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- UPPER: Durable mountaineering split leather.
- LINING: Waterproof GORE-TEX® with Primaloft® insulation.
- MIDSOLE: PU Expert.
- OUTSOLE: Vibram® Teton, with full-length TPU stabilizing plate for rigidity to secure crampons.
- FOOTBED: Insulate Pro alu-coated with fleece.
- SHANK: 6mm nylon/8mm TPU for total support underfoot.
- CLIMATE CONTROL SYSTEM: Perforations in the boot's lining allows air to enter, pumping heat and moisture back out.
- TONGUE STUD/X-LACING: Patent pending tongue stud allows for better pressure distribution.
- C4 TONGUE: Anatomically contoured to cradle the foot in comfort.
- 3D FLEXFIT: More natural ankle flex and heel fit plus improved stability.
- MSRP: $360
Mountaineering boots are renowned for the stiffness of the sole (provided by the shank to help with rigidity and ease of use when utilizing crampons) as well as the brutal breaking in phase. And to clarify, you never really break in mountaineering boots, you break in your feet. So what better way to figure this out than to hike a 14er in winter with mountaineering boots straight out of the box?
When I received these boots, I was curious if they would leave me with cold toes and angry fits as I tried to harden my feet up to handle the stiffness, and much to my surprise they (the boots and my feet) did really well. Hiking any trail in new boots can be brutal, but try hiking Mt. Princeton in the middle of winter and you have a whole new appreciation for things. Mt. Princeton (14,204') is not a difficult peak, but it is known for the insanity of loose rock and "interesting" trail near the summit where you are faced with teeter-tottering boulders and a trail where you can never really be sure of your footing.
During the hike up to the summit the boots held up well and I could tell as the heat in them built up that they were becoming more pliable, and fitting my feet better with each step. I did stop and adjust the laces a bit on occasion to further adjust the fit which is fairly common as feet swell as you add on the miles. Even through the uneven and loose terrain these boots handled it all well and boy was I stoked to have the roomy and stout toe box as I kicked steps across one of the snow fields just below the summit.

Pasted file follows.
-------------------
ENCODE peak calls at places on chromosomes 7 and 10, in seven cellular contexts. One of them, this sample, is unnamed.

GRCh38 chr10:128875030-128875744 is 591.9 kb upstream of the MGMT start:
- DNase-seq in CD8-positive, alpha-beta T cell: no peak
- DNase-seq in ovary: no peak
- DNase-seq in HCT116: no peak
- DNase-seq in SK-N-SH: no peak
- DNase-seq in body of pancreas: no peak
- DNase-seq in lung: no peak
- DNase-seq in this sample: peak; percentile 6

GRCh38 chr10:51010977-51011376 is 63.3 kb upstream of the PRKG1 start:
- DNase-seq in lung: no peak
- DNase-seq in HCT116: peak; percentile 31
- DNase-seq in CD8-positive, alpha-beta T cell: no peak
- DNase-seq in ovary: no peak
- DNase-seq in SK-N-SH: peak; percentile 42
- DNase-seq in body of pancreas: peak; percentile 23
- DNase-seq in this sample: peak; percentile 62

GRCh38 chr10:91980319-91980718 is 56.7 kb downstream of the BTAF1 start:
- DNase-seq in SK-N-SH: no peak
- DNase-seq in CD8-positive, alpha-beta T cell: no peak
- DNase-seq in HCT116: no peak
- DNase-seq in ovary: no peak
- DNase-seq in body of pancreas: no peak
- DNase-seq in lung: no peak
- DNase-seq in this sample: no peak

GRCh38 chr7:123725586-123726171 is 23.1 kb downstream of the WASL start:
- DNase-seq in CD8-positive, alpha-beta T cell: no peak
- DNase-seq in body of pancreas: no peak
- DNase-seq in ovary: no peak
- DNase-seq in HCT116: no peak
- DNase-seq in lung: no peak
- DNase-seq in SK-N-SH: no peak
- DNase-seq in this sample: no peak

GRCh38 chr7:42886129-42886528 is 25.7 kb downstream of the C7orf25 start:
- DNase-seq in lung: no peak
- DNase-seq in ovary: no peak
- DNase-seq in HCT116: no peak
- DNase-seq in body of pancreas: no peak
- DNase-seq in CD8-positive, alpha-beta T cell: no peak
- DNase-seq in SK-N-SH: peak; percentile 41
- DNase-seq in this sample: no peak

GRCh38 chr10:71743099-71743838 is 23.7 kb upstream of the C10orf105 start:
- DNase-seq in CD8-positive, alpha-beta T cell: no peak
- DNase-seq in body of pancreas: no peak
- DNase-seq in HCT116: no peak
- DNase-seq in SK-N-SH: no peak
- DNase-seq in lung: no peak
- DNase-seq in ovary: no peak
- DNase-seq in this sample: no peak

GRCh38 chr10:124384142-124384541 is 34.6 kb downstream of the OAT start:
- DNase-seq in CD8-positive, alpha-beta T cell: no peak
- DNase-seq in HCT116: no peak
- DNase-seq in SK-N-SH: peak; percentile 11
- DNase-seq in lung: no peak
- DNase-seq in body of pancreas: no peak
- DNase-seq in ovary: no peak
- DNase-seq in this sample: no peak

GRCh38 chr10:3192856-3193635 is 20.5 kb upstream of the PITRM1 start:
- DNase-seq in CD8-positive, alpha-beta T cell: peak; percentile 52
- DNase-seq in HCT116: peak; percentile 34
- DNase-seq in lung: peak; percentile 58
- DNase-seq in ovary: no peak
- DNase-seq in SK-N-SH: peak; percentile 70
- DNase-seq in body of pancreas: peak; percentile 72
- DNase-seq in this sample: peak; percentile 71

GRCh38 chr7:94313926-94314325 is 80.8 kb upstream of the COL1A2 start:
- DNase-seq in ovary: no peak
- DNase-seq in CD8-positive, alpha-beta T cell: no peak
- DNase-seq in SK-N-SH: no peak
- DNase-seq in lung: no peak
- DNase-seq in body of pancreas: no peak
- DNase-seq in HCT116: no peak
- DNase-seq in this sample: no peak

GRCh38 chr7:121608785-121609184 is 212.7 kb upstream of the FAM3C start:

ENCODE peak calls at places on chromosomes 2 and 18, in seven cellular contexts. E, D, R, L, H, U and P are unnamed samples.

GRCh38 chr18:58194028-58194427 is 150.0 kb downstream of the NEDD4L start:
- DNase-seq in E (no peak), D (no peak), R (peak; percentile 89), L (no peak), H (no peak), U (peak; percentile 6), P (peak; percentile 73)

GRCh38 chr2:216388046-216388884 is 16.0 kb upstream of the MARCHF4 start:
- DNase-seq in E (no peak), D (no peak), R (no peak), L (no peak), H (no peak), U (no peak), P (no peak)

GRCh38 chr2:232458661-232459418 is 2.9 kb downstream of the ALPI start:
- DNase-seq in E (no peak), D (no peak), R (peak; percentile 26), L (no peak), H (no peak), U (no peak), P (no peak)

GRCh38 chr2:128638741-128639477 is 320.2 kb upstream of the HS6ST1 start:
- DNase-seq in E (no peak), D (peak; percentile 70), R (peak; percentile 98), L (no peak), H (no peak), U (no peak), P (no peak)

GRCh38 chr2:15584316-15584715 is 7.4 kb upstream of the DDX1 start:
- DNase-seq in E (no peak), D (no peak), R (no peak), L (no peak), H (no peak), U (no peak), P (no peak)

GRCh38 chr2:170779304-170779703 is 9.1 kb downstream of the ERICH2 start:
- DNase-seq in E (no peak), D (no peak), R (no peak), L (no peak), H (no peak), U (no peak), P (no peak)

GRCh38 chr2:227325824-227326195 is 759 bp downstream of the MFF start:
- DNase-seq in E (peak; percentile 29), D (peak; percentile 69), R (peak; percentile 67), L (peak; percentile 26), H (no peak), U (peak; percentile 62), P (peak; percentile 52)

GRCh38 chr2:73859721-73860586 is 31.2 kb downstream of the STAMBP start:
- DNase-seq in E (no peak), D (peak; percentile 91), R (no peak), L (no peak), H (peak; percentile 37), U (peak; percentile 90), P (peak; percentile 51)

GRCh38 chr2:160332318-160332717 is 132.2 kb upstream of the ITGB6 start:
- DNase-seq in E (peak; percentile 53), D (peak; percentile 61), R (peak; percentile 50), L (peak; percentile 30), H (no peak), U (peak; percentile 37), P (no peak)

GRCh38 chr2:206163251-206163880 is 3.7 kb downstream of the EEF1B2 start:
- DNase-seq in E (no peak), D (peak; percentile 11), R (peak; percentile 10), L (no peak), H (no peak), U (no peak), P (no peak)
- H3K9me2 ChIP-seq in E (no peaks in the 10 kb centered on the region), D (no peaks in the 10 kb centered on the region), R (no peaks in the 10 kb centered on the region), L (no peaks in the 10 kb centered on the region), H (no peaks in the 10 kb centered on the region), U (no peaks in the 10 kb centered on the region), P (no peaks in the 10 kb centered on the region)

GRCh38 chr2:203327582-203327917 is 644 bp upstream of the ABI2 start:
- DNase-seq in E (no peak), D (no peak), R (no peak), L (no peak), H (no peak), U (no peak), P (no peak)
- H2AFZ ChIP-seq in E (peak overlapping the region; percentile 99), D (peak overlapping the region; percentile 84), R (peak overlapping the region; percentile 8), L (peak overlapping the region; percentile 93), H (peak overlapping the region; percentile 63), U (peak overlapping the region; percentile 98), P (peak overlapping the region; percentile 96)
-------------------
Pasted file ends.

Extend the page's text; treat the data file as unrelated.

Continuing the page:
Through out the 7 hour effort my feet stayed warm and cozy even during the extended hang out time on the top. As the wind dropped the temperatures later in the day the boots kept my feet warm; and, during the dash down, my feet only had a minor issue with slight friction build up that allowed a bit of a hot spot to form, but nothing that couldn't have been fixed should I have chosen to stop and adjust the lacing. As far as the lacing goes I would say that the heel lock works well, but the transition between the high ankle padding and the lower leather makes it difficult to really lock your heel in place as snuggly as I would like, but I think that this will be more manageable as the boots get used more.
In addition to the general walking around in the boots I also did a bit of ice climbing and was quite pleased with the rigidity of the shank. I was able to plant firmly in the ice and the crampons fit snuggly in the heel truss with no appreciable movement.
So far, I have hiked almost 40 miles in these boots and a few hundred feet of vertical ice, and I am stoked to have them. Not once have I felt that I was missing any of the warmth or performance that I expect from a true mountaineering boot. Next up is a few nights out with them to see how they act when the temps really drop, which I will let you all know about once I return.